THE DEVELOPMENT OF A SHORT PEER SUPPORT PROGRAM FOR JAPANESE JUNIOR HIGH SCHOOL STUDENTS
 
Yamanaka, K., Ishikuma, T., Kumagai, K., Oki, I. and Tanaka, T., University of Tsukuba, Japan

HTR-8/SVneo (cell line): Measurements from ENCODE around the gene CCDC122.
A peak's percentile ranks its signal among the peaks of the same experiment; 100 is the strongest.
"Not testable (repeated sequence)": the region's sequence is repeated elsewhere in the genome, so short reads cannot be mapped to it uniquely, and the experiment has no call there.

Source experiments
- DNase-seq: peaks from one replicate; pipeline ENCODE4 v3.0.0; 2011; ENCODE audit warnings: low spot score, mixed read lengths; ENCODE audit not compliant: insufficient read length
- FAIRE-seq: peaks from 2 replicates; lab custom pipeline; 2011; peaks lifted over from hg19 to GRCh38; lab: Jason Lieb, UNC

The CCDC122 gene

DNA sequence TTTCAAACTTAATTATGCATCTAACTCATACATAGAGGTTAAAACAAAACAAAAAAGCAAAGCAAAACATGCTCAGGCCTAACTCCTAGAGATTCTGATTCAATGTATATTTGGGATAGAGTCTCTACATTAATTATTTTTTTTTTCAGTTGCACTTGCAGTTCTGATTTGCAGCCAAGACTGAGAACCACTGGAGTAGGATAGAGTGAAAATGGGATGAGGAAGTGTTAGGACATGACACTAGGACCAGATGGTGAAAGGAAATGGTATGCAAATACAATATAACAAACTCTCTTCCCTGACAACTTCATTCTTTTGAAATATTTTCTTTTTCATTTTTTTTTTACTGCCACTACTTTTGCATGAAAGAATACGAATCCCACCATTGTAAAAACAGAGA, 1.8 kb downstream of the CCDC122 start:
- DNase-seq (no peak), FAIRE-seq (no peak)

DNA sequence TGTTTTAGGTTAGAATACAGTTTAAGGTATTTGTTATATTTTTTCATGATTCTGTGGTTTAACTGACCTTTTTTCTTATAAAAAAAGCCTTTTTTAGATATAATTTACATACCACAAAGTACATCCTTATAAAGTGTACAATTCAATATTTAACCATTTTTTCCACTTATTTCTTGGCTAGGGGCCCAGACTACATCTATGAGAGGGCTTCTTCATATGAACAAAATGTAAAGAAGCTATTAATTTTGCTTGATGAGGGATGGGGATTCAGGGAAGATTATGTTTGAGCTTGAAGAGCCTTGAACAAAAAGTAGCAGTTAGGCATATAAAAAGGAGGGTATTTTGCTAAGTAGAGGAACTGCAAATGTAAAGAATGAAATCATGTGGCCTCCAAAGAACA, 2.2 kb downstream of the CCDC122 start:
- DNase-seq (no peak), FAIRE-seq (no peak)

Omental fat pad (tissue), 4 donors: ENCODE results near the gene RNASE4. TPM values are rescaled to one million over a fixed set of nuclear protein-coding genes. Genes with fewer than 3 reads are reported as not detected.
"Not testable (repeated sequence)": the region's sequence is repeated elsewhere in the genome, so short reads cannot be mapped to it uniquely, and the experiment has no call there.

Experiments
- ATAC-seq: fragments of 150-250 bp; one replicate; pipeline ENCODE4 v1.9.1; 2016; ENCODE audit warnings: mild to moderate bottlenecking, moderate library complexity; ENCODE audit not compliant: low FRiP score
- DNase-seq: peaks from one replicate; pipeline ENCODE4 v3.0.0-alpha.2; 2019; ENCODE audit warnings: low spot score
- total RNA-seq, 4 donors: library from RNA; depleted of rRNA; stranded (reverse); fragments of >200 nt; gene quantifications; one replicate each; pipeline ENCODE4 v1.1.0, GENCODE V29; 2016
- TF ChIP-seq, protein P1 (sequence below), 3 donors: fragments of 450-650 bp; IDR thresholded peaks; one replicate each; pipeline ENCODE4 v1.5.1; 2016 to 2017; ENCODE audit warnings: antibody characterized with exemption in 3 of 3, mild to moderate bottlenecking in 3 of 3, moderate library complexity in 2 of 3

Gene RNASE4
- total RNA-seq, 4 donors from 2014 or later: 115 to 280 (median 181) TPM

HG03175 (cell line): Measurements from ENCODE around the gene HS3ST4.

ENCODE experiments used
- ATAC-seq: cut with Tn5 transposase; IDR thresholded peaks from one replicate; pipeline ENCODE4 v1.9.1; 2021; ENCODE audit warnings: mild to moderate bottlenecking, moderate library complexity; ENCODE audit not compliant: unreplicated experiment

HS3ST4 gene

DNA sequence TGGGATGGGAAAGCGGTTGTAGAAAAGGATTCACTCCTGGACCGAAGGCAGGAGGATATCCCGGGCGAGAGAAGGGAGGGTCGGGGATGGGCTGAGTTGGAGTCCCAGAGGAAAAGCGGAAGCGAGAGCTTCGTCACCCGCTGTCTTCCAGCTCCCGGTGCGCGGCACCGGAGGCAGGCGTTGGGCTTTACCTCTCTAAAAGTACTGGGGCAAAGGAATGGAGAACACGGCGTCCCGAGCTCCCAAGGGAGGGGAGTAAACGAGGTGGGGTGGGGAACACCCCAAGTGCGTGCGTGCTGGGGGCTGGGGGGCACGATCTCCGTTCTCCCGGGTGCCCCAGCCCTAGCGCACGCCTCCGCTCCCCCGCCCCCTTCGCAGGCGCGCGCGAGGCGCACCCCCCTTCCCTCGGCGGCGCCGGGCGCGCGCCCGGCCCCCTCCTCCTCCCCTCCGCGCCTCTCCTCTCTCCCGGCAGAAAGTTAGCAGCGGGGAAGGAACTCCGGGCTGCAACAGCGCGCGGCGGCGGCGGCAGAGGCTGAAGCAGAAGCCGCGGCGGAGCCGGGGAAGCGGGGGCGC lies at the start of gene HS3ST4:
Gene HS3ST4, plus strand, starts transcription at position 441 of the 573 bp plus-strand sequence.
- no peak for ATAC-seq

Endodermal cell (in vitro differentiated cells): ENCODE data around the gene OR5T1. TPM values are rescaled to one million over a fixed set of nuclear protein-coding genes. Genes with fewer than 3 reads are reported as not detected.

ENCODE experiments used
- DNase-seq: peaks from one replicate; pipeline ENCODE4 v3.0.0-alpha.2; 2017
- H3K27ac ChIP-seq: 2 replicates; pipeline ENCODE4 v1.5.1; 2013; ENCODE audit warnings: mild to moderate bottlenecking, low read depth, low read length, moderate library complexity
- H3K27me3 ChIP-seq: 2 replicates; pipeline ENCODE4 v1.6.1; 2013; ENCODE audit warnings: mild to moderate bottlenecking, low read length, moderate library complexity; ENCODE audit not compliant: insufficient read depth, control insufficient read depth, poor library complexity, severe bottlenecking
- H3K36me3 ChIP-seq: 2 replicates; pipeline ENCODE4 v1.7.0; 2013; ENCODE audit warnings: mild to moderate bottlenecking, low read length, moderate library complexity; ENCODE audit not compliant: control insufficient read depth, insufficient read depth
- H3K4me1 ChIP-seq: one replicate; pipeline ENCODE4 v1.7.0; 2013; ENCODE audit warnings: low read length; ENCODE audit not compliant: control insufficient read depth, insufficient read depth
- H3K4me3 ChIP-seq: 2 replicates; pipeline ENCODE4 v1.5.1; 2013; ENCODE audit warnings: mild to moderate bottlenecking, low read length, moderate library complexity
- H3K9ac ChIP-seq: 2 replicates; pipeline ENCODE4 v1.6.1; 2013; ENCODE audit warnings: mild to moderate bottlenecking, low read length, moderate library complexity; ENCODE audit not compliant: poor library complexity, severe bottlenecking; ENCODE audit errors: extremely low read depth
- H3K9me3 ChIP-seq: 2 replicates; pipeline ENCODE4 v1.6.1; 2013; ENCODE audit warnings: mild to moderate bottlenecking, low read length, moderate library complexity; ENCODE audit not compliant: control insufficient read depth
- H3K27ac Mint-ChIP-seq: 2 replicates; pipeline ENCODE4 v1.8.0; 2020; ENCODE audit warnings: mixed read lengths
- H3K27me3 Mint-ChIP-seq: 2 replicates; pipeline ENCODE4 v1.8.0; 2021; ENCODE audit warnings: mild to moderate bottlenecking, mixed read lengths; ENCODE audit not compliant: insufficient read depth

Recently, there have been various problems for Japanese junior high school students such as school refusal, withdrawal and explosive anger. There is an urgent need for our country to solve such problems immediately. In the past, consultation for teachers regarding students at risk, and school counseling for students has been attempted. However, in addition to the need for school counseling and consultation, faster solutions are necessary, such as peer support groups that allow for listening, personal expression and the release of anguish. Peer support activities in Japan lag far behind those of more advanced countries such as Canada, because there is no time set aside for them in school. For that reason, we developed a short program that can take place after school. The program consists of 7 sessions. The first session is a lecture about the need and significance of peer support. The second and third sessions are to help students recognize and change their own patterns of interpersonal relationships. The fourth session is a lecture including modeling about listening behaviors. The fifth and sixth sessions are practice sessions. The seventh session is a lecture regarding moral as peer supporter that includes a discussion about issues surrounding all of the sessions. Two school counselors and two school nurses conducted the program with voluntary students on the health committee (n=11) . As a result, some scores for SSRS changed significantly after the sessions. The increase in scores for assertion and self-control, and the decrease in scores for hyperactivity suggest that the participants changed, and were more able to act together with, listen, and adjust to others.